During operation, incoming write requests are written to a location of the SSD 207 indicated by the write pointer 509, and the write pointer is incremented to a next location. In this manner, writes to the SSD may be made consecutively as indicated by the write pointer. In this manner, contiguous writes may be maintained despite non-contiguous write requests being issued by a file system or other application.

Data from the SSD 207 is flushed to the storage media 215 from a location indicated by the flush pointer 507, and the flush pointer incremented. The data may be flushed in accordance with any of a variety of flush strategies. In some embodiments, data is flushed after reordering, coalescing and write cancellation. The data may be flushed in strict order of its location in accelerating storage media. Later and asynchronously from flushing, data is invalidated at a location indicated by the clean pointer 512, and the clean pointer incremented keeping unused region contiguous. In this manner, the regions shown in FIG. 4 may be continuously incrementing during system operation. A size of the dirty region 505 and unused region 510 may be specified as one or more system parameters such that a sufficient amount of unused space is supplied to satisfy incoming write requests, and the dirty region is sufficiently sized to reduce an amount of data that has not yet been flushed to the storage media 215.

Incoming read requests may be evaluated to identify whether the requested data resides in the SSD 207 at either a dirty region 505 or a clean region 515 and 520. The use of metadata may facilitate resolution of the read requests, as will be described further below. Read requests to locations in the clean regions 515, 520 or dirty region 505 cause data to be returned from those locations of the SSD, which is faster than returning the data from the storage media 215. In this manner, read requests may be accelerated by the use of cache management driver 209 and the SSD 207. Also in some embodiments, frequently used data may be retained in the SSD 207. That is, in some embodiments metadata associated with the data stored in the SSD 207 may indicate a frequency with which the data has been read. Frequently requested data may be retained in the SSD 207 even following invalidation. The frequently requested data may be invalidated and moved to a location indicated by the write pointer 509. In this manner, the frequently requested data is retained in the cache and may receive the benefit of improved read performance, but the contiguous write feature may be maintained.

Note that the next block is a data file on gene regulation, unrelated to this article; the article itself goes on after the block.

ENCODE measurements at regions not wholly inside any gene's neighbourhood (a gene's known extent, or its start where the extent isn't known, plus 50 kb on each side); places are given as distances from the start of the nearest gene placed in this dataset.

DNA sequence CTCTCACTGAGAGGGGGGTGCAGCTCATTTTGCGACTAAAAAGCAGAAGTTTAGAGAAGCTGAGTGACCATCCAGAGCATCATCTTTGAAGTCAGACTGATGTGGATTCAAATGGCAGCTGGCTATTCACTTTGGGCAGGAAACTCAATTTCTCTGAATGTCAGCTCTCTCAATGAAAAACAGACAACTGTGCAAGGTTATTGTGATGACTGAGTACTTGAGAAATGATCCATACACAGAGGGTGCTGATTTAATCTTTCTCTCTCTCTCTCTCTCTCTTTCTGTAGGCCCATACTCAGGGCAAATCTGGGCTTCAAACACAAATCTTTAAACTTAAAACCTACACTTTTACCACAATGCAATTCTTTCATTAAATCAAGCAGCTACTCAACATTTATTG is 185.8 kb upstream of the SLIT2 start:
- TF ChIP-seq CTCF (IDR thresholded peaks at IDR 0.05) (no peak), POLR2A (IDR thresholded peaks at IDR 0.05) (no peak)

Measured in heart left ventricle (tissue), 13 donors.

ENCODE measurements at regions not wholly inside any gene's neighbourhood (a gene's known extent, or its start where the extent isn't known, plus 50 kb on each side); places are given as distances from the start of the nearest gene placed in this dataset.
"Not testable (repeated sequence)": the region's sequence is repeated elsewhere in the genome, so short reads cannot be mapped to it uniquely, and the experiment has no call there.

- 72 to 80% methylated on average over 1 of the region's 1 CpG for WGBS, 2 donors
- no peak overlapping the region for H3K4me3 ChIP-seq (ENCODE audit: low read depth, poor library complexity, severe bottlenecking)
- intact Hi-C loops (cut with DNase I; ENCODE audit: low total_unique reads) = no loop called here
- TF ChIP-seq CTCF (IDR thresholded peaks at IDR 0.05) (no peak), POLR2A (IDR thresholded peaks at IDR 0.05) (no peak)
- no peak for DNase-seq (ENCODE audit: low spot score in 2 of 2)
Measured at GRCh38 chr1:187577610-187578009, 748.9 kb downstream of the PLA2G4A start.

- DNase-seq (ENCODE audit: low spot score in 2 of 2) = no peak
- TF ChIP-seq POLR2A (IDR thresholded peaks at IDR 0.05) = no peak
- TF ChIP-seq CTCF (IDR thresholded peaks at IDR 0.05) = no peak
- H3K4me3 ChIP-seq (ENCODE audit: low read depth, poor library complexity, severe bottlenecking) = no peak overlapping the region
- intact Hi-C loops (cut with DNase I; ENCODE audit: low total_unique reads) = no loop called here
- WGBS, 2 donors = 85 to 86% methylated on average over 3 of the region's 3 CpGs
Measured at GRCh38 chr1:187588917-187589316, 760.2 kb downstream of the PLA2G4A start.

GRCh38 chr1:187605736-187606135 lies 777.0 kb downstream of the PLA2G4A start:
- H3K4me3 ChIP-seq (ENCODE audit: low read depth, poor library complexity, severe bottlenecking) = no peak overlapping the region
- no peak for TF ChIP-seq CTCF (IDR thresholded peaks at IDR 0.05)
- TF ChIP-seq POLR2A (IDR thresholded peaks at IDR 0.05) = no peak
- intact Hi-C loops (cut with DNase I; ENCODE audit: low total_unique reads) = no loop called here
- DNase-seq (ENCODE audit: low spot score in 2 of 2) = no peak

As a result, writes to non-contiguous locations issued by a file system or application to the cache management driver 209 may be coalesced and converted into sequential writes to the SSD 207. The circular nature of the operation of the log structured cache described above may also advantageously provide wear leveling in the SSD.

Accordingly, embodiments of a log structured cache have been described above. By utilizing the log structured cache format, note that random writes are being converted by the cache management driver into sequential SSD requests, due to the circular nature of the cache. Examples of data structures stored in the log structured cache will now be described with further reference to FIG. 4. The log structured cache may take up all or any portion of the SSD 207. The SSD may also store a label 522 for the log structured cache. The label 522 may include administrative data including, but not limited to, a signature, a machine ID, and a version. The label 522 may also include a configuration record identifying a location of a last valid data snapshot. Snapshots may be used in crash recovery, and will be described further below. The label 522 may further include a volume table having information about data volumes accelerated by the cache management driver 209, such as the storage media 215. It may also include pointers and least recent snapshots.

Data records stored in the dirty region 505 are illustrated in greater detail in FIG. 4. In particular, data records 531-541 are shown. Data records associated with data are indicated with a "D" label in FIG. 4. Records associated with metadata map pages, which will be described further below, are indicated with an "M" label in FIG. 4. Records associated with snapshots are indicated with a "Snap" label in FIG. 4. Each record has associated metadata stored along with the record, typically at the beginning of the record. For example, an expanded view of data record 534 is shown a data portion 534a and a metadata portion 534b. The metadata portion 534b includes information which may identify the data and may be used, for example, for recovery following a system crash. The metadata portion 534b may include, but is not limited to, any or all of a volume offset, length of the corresponding data, and a volume unique ID of the corresponding data. The data and associated metadata may be written to the SSD as a single transaction.